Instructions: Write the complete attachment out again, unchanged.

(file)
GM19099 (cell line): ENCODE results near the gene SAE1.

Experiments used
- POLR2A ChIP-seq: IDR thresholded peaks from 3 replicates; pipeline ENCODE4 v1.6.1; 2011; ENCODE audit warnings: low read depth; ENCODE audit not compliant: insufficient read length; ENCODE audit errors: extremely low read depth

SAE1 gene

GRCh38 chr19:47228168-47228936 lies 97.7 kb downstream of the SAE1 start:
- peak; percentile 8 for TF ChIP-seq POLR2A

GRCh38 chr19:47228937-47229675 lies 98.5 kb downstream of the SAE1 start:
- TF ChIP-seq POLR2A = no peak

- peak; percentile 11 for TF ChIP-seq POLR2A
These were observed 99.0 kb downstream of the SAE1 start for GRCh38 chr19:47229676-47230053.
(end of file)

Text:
GM19099 (cell line): ENCODE results near the gene SAE1.

Experiments used
- POLR2A ChIP-seq: IDR thresholded peaks from 3 replicates; pipeline ENCODE4 v1.6.1; 2011; ENCODE audit warnings: low read depth; ENCODE audit not compliant: insufficient read length; ENCODE audit errors: extremely low read depth

SAE1 gene

GRCh38 chr19:47228168-47228936 lies 97.7 kb downstream of the SAE1 start:
- peak; percentile 8 for TF ChIP-seq POLR2A

GRCh38 chr19:47228937-47229675 lies 98.5 kb downstream of the SAE1 start:
- TF ChIP-seq POLR2A = no peak

- peak; percentile 11 for TF ChIP-seq POLR2A
These were observed 99.0 kb downstream of the SAE1 start for GRCh38 chr19:47229676-47230053.